Cohen deal intensifies scrutiny on Trump business dealings

The decision by President TrumpDonald John TrumpTrump rips Dems' demands, impeachment talk: 'Witch Hunt continues!' Nevada Senate passes bill that would give Electoral College votes to winner of national popular vote The Hill's Morning Report - Pelosi remains firm despite new impeachment push MORE's former personal attorney Michael Cohen to plead guilty and cooperate with special counsel Robert MuellerRobert (Bob) Swan MuellerHouse progressive: Pelosi 'has it right' on impeachment Democrats talk subpoena for Mueller Democratic Rep. Ro Khanna: 'I'm not there yet' on impeachment MORE has intensified the focus on Trump’s business dealings.

Cohen on Thursday admitted to lying to Congress about his and Trump’s involvement in plans to build a Trump property in Moscow, which prosecutors signaled represented a deliberate effort to “minimize links” between Trump and the project and to limit the ongoing Russia investigations.

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The developments have raised new questions about Trump's business dealings in Moscow and whether they have any connection to Russia’s effort to interfere in the 2016 election, putting the president on defense amid a high-stakes trip to the Group of 20 summit in Buenos Aires, Argentina. And they’ve electrified Democrats in Congress who are readying themselves for new investigations into the Trump business apparatus in the new year.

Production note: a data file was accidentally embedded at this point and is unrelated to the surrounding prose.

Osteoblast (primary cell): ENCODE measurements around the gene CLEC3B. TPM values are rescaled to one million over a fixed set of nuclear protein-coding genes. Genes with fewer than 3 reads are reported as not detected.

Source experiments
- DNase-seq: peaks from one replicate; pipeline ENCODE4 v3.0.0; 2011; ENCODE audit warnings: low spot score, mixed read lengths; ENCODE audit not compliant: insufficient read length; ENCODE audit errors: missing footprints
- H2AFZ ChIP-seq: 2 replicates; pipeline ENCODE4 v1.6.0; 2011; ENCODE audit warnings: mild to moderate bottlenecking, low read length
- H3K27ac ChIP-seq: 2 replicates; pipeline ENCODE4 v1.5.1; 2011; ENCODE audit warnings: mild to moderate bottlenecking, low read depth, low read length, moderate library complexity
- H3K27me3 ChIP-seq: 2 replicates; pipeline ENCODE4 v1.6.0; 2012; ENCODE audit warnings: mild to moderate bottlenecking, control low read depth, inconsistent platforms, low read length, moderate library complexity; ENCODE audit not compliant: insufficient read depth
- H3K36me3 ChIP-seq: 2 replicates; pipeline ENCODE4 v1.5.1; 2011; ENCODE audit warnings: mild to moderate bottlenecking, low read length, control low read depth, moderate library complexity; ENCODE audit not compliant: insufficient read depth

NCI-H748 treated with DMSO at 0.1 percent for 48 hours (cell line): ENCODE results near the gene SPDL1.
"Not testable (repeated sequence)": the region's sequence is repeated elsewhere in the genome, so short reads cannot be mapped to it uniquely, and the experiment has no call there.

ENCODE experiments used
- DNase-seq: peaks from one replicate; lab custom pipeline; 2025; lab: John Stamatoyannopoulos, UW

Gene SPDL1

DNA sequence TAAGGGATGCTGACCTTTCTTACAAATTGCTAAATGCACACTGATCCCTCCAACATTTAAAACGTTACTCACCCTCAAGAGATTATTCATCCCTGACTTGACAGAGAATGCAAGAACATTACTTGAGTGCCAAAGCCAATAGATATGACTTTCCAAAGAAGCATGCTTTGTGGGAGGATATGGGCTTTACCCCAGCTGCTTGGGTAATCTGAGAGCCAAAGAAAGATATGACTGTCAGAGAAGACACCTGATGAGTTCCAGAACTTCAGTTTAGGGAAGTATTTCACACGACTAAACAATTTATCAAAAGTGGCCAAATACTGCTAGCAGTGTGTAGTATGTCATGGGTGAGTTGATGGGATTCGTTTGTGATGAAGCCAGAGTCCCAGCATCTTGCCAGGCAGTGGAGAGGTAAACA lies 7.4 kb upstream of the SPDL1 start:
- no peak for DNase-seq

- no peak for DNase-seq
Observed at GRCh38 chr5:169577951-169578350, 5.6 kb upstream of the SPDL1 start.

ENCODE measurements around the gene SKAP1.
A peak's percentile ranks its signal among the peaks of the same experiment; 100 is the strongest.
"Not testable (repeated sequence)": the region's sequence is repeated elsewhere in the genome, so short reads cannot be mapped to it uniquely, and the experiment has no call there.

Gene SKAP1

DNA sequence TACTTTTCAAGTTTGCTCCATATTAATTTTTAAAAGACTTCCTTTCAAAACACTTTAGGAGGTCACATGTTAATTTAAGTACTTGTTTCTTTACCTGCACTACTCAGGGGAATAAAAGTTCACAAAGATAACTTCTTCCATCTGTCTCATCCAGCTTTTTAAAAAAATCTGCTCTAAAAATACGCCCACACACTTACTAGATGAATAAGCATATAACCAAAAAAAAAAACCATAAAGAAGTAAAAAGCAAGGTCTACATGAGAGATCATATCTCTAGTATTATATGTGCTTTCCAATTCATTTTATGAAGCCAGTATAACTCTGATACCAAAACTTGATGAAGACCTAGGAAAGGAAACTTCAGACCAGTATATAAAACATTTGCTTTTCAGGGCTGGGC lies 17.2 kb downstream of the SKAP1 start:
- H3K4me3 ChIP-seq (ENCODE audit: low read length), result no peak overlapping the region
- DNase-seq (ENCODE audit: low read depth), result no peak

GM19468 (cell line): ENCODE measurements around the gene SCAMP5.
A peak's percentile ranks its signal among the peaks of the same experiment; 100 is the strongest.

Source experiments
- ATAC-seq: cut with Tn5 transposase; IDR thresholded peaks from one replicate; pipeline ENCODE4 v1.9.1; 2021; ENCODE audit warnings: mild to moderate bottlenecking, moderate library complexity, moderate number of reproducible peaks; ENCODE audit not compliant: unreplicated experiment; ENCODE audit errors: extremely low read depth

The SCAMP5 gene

There have long been expectations that Mueller would probe Trump’s business links to Russia in an effort to determine whether there was collusion between the Trump campaign and Moscow. Mueller, who has been investigating Russian interference for more than 18 months, is equipped with a mandate to investigate any matters that arise directly from the investigation.

But Cohen’s admission has added a new wrinkle, suggesting that those close to the president were prepared to spread falsities in order to conceal links to Russia.

In Cohen, Mueller has a witness whose relationship with Trump stretched beyond a decade, including a powerful role at the Trump Organization and a stint as the president’s attorney. Legal analysts view Cohen as a valuable cooperator who can shed light on Trump’s business dealings as Mueller looks to better understand any ties he has to Russia.